Brent and US oil rebound after two days of historic losses

Boost came on hopes of more supply cuts from OPEC and word that US inventory builds are less dire than anticipated.

    Crude oil storage tanks are seen from above at the Cushing, Oklahoma, where inventories are nearly full, at almost 60 million barrels, with much of the rest leased already [Nick Oxford/Reuters]
    Crude oil storage tanks are seen from above at the Cushing, Oklahoma, where inventories are nearly full, at almost 60 million barrels, with much of the rest leased already [Nick Oxford/Reuters]

    Brent crude oil rebounded from two days of losses and US futures surged on Wednesday, bolstered by tentative discussions of additional supply cuts from OPEC producers and US inventory builds that were less dire than some anticipated.

    Oil trading has been more volatile than ever in recent days, as the market has become overwhelmed by a growing supply glut and catastrophic declines in demand as governments order people to stay at home, restricting travel and halting daily life, to stop the spread of the coronavirus.

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    US futures fell deep into negative territory on Monday, closing a record minus $37.63 a barrel, while Brent touched its lowest level since June 1999 early on Wednesday.

    As of 3:06pm EDT, Brent, the global benchmark, was up 7.71 percent at $20.82 a barrel. Earlier in the session, the global benchmark fell to $15.98, its lowest since June 1999. 

    US West Texas Intermediate (WTI) crude futures for June delivery rose $2.56, or 22.13 percent, to $14.13 a barrel.

    Since the start of the year, Brent has fallen more than 68 percent, while WTI has dropped around 75 percent.

    Crude Oil price recovers

    The world's major oil producers, led by the Organization of the Petroleum Exporting Countries and its allies, attempted to wrest control of spiralling inventories by announcing a collective cut of 9.7 million barrels per day (bpd) in supply in early April.

    But those cuts will come too slowly to offset rising inventories, which hit 518.6 million barrels in the US last week, just 3 percent off an all-time record, the Energy Department said.

    "If storage continues to increase at the end of the day, which seems likely considering all these Saudi barrels knocking at the door, then we are going to get to maximum storage sometime in the not so distant future," said Bob Yawger, director of futures at Mizuho in New York.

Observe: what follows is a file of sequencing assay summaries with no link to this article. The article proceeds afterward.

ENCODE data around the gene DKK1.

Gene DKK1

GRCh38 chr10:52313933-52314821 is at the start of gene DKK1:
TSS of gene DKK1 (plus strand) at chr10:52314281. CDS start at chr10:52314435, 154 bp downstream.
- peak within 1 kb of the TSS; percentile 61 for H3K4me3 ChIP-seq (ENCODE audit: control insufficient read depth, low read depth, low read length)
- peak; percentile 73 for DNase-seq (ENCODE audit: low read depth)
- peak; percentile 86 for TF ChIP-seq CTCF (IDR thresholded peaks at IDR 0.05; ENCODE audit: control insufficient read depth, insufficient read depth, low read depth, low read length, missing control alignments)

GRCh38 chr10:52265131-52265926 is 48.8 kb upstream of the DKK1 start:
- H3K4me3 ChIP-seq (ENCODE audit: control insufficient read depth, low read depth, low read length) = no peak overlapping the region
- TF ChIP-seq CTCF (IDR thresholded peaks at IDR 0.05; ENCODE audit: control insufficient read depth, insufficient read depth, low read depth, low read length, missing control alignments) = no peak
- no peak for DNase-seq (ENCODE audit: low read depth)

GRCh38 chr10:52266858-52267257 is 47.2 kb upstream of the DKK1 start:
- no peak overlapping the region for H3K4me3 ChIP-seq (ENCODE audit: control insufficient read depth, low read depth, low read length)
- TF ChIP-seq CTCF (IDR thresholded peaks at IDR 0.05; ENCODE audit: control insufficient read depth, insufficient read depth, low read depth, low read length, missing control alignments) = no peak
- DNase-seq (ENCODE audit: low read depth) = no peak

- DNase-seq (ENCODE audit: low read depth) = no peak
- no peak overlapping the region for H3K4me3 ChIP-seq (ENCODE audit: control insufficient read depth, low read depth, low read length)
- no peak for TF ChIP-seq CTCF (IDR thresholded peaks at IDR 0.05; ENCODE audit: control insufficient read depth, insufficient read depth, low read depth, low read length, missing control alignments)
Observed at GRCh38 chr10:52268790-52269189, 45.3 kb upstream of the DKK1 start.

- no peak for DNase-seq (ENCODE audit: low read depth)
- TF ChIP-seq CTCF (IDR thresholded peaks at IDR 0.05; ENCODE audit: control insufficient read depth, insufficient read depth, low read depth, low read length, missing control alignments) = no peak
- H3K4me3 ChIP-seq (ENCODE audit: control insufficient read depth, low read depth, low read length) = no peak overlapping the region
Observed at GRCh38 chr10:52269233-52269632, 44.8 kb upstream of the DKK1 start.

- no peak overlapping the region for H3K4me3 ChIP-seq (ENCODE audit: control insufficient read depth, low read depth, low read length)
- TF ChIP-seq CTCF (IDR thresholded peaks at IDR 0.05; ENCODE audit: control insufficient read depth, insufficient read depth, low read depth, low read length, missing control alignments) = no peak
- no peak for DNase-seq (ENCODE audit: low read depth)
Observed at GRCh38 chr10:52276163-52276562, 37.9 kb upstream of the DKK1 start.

Saudi Arabia on Tuesday said it was ready to take extra measures with other producers and Iraq made similar comments. The Saudi finance minister also said Riyadh may borrow around $26bn more this year and will draw down up to $32bn from its reserves to finance a government deficit caused by the slump in oil prices.

    Reuters also reported that the Saudi supertankers headed for US shores with 40 million barrels of oil may be looking to reroute amid growing pressure in the US to turn them around. 

    The next formal meeting by OPEC and allies, a group known as OPEC+, is in June.

    Even without another formal agreement, decreasing storage capacity and falling demand could force producers to cut more. An OPEC source told Reuters news agency that it was "logical" to expect the market to force more cuts on OPEC+ producers.

    US crude inventories rose 15 million barrels last week, in line with analysts' expectations, though some even predicted a build of more than 20 million barrels.

    Meanwhile, US gasoline stocks rose by just 1 million barrels, less than expected, while product supplied, a proxy for demand, increased modestly for the first time in weeks.

    This week the front-month US contract fell below zero for the first time ever ahead of its Tuesday expiry as panicking traders paid customers to take oil off their hands so they would not have to take delivery with nowhere to store the surplus.

    Inventories at the Cushing, Oklahoma, delivery hub for WTI are nearly full, at almost 60 million barrels, with much of the rest leased already.

    SOURCE: Reuters news agency